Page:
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sunken bed sheet mulching

 
Posts: 20
Location: Dolan Springs, AZ (Zone 9a)
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I'm in the arid desert and want to store water with earthworks. The soil is sandy and dry, so I wanted to sheet mulch to build soil.
I was wondering, even though sheet mulching is so you dont have to dig, I was thinking that sheet mulching would work to store (absorb) water like basins and build soil at the same time.
Is it worth it to dig a foot or two for a sunken sheet mulched bed?

Also for sheet mulching, cardboard-manure-straw..that works?  can I use alfalfa hay instead of strawbales? I have free access to manure, but not straw

thanks!
 
master pollinator
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I have a problem with the tradewinds plus tropical sun drying out my soil. So instead of hugelkultur above ground, I did mine in deep pits. It's the same as sheet layering, but the bottom layer , in my case, is wood. After the wood placed on the bottom of the pit, I then layered all sorts of organic material until the pit was overfilled. I don't have access to straw either, so I used what I could get......weeds, leaves, waste fruits, garden waste, kitchen waste, etc.

Does it work? You betcha!! The filled pits hold moisture far better than the surrounding soil. Why not give it a try. It's fun to experiment and learn.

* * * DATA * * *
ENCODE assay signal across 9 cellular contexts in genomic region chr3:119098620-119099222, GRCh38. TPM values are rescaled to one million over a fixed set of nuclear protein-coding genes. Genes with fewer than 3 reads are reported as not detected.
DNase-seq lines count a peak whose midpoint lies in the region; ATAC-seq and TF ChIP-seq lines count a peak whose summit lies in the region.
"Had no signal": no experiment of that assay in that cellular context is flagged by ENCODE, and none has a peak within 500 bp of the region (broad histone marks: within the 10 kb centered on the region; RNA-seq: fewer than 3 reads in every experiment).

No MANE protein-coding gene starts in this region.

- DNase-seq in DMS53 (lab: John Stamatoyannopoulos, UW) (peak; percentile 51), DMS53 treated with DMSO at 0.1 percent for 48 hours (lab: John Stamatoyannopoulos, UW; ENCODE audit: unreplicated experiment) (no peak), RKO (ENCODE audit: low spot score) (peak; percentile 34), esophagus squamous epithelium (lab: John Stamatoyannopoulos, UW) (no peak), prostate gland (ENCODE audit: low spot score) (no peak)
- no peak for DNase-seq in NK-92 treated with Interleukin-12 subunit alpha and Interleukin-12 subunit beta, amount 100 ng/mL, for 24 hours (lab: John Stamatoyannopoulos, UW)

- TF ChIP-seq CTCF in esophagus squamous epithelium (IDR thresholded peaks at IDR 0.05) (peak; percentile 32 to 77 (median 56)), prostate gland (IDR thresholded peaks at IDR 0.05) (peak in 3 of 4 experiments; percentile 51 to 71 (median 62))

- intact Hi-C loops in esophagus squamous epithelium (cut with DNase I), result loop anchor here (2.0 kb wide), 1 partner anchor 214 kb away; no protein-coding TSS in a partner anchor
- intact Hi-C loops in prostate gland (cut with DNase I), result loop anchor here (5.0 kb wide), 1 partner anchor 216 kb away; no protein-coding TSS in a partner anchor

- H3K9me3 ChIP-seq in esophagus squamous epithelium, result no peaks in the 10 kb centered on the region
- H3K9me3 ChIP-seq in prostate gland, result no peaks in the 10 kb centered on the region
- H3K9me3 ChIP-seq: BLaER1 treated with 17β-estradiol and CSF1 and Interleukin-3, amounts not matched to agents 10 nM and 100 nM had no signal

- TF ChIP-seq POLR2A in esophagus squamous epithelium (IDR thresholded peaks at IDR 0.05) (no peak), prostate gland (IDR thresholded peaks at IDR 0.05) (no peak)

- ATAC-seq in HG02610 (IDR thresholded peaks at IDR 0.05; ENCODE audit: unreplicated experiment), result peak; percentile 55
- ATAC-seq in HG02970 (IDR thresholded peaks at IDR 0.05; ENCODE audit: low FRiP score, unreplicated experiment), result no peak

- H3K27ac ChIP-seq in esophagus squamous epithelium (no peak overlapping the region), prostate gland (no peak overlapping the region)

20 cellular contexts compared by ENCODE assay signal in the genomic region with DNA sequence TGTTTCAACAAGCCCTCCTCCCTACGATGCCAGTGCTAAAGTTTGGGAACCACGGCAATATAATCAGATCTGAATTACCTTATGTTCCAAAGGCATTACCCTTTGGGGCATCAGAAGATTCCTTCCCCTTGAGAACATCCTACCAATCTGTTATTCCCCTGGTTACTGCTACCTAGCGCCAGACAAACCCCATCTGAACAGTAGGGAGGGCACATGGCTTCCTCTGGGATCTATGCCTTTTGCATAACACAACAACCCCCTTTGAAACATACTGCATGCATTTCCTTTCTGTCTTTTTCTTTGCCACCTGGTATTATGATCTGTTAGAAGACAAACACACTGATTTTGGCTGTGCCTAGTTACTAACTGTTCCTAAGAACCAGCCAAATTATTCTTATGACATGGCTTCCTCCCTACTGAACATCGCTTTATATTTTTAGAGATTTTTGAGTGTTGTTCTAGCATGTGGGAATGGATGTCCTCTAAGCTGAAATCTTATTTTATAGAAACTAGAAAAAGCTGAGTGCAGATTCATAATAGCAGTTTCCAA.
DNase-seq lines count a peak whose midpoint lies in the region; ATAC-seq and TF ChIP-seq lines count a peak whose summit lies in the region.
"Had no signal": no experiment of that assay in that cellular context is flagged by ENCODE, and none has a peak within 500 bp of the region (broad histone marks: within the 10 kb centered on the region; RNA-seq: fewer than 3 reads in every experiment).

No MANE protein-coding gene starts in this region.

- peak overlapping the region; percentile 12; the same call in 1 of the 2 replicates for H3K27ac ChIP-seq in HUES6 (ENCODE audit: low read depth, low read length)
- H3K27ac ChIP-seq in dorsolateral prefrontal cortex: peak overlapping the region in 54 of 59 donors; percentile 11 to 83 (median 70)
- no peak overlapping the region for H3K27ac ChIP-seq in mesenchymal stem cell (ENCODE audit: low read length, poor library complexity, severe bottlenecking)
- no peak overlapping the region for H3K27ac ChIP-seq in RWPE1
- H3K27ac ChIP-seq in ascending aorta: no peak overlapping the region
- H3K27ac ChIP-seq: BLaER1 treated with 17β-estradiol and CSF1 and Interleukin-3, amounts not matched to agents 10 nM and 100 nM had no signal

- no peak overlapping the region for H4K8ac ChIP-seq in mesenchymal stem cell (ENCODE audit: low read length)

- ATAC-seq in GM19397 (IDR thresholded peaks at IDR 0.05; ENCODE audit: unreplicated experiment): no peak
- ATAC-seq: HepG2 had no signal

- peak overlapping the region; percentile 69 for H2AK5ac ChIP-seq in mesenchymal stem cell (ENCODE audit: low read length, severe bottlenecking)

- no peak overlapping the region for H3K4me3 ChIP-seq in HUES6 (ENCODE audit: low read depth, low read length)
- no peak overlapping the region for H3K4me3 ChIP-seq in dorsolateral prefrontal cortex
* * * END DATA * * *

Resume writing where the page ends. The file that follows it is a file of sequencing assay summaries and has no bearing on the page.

pollinator
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the title of this post had me intrigued... I thought i was going to be about using bed sheets as mulch. Still I am in a bit of a desert climate myself and I am always interested in other's success stories. I will be furthering my approach to making things grow in the spring and eventually will be implementing some sunken bed methods as well. Best of luck.
 
Eric Nar
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Su Ba wrote:I have a problem with the tradewinds plus tropical sun drying out my soil. So instead of hugelkultur above ground, I did mine in deep pits. It's the same as sheet layering, but the bottom layer , in my case, is wood. After the wood placed on the bottom of the pit, I then layered all sorts of organic material until the pit was overfilled. I don't have access to straw either, so I used what I could get......weeds, leaves, waste fruits, garden waste, kitchen waste, etc.

Does it work? You betcha!! The filled pits hold moisture far better than the surrounding soil. Why not give it a try. It's fun to experiment and learn.



Thanks! I needed to hear some sort of confirmation to boost my confidence :) Its my first run with this stuff and want to start in the right direction
 
pollinator
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My process is similar to Su Ba's. I like to dig down 2+ feet & put a layer of wood on the bottom and then make layers out of whatever I have on hand (usually rabbit manure, weeds, leaves, junk mail, etc) until it's slightly above ground level.
In my experience & climate the wood seems to be the key component to holding moisture. In the sunken beds where I've just used cardboard and/or paper, instead of wood, I found it, either, broke down too fast to help for the whole growing season, or it didn't hold enough moisture to meet the water needs of the plants. Even if I don't have logs/limbs available, I still gather sticks, bark, and/or wood chips to give it a woody base. I'll also use small sticks/bark/chips as one or two additional layers of the bed